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Christian History Home > 131 Christians > Missionaries > Hudson Taylor


Hudson Taylor
Faith missionary to China
posted 8/08/2008 12:56PM

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Hudson Taylor
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"China is not to be won for Christ by quiet, ease-loving men and women … The stamp of men and women we need is such as will put Jesus, China, [and] souls first and foremost in everything and at every time—even life itself must be secondary."

In September 1853, a little three-masted clipper slipped quietly out of Liverpool harbor with Hudson Taylor, a gaunt and wild-eyed 21-year-old missionary, aboard. He was headed for a country that was just coming into the Christian West's consciousness; only a few dozen missionaries were stationed there. By the time Taylor died a half-century later, however, China was viewed as the most fertile and challenging of mission fields as thousands volunteered annually to serve there.

Radical missionary

Taylor was born to James and Amelia Taylor, a Methodist couple fascinated with the Far East who had prayed for their newborn, "Grant that he may work for you in China." Years later, a teenage Hudson experienced a spiritual birth during an intense time of prayer as he lay stretched, as he later put, "before Him with unspeakable awe and unspeakable joy." He spent the next years in frantic preparation, learning the rudiments of medicine, studying Mandarin, and immersing himself ever deeper into the Bible and prayer.

His ship arrived in Shanghai, one of five "treaty ports" China had opened to foreigners following its first Opium War with England. Almost immediately Taylor made a radical decision (as least for Protestant missionaries of the day): he decided to dress in Chinese clothes and grow a pigtail (as Chinese men did). His fellow Protestants were either incredulous or critical.

Taylor, for his part, was not happy with most missionaries he saw: he believed they were "worldly" and spent too much time with English businessmen and diplomats who needed their services as translators. Instead, Taylor wanted the Christian faith taken to the interior of China. So within months of arriving, and the native language still a challenge, Taylor, along with Joseph Edkins, set off for the interior, setting sail down the Huangpu River distributing Chinese Bibles and tracts.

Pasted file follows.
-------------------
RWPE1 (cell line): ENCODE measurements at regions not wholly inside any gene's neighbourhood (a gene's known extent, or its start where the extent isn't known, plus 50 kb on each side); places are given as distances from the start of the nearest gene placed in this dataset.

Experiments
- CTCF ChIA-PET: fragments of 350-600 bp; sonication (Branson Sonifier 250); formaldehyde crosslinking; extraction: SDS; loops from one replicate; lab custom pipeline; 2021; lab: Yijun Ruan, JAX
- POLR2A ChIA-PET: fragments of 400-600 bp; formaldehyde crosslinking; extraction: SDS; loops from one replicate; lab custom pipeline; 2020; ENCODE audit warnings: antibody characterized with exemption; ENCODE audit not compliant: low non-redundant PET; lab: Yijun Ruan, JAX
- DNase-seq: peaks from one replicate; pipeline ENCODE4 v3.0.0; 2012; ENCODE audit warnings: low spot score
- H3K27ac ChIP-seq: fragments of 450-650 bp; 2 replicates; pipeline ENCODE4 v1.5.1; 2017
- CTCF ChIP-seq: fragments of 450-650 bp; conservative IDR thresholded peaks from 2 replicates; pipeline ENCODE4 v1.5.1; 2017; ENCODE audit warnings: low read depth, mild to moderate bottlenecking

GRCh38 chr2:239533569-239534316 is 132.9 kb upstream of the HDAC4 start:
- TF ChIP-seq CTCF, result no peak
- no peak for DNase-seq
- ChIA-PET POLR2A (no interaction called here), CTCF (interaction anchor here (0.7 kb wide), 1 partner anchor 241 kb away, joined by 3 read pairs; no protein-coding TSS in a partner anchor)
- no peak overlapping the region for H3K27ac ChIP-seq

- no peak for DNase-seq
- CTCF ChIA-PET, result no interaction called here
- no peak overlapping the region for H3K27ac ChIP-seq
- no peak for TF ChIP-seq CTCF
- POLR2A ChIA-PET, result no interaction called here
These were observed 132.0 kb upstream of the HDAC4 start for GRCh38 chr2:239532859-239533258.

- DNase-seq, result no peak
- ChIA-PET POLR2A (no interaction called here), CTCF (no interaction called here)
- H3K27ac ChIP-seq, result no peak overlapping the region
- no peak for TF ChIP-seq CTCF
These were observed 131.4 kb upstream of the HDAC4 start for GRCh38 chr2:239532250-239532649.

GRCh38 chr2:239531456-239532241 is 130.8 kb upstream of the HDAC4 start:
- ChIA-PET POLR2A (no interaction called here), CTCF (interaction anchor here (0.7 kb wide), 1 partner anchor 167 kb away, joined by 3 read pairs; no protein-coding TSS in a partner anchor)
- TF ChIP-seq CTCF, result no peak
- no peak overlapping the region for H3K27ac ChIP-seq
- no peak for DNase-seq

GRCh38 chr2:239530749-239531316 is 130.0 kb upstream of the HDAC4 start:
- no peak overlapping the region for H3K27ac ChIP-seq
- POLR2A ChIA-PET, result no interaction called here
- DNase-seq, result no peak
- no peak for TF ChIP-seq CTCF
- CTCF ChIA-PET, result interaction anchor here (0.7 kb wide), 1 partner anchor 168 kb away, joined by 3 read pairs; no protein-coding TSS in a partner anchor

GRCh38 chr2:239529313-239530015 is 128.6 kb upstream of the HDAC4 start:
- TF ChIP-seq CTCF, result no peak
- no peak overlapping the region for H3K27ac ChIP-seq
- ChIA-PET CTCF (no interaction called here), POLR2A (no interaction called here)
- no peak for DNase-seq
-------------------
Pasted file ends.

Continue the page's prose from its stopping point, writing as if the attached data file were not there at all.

When the Chinese Evangelization Society, which had sponsored Taylor, proved incapable of paying its missionaries in 1857, Taylor resigned and became an independent missionary; trusting God to meet his needs. The same year, he married Maria Dyer, daughter of missionaries stationed in China. He continued to pour himself into his work, and his small church in Ningpo grew to 21 members. But by 1861, he became seriously ill (probably with hepatitis) and was forced to return to England to recover.

Timeline

1780

Deutsche Christentumsgesellschaft Founded

1813

Russian Bible Society Formed

1818

Methodist Missionary Society Begins

1832

Hudson Taylor born

1905

Hudson Taylor dies

1914

World War I begins

In England, the restless Taylor continued translating the Bible into Chinese (a work he'd begun in China), studied to become a midwife, and recruited more missionaries. Troubled that people in England seemed to have little interest in China, he wrote China: Its Spiritual Need and Claims. In one passage, he scolded, "Can all the Christians in England sit still with folded arms while these multitudes [in China] are perishing—perishing for lack of knowledge—for lack of that knowledge which England possesses so richly?"

Taylor became convinced that a special organization was needed to evangelize the interior of China. He made plans to recruit 24 missionaries: two for each of the 11 unreached inland provinces and two for Mongolia. It was a visionary plan that would have left veteran recruiters breathless: it would increase the number of China missionaries by 25 percent.




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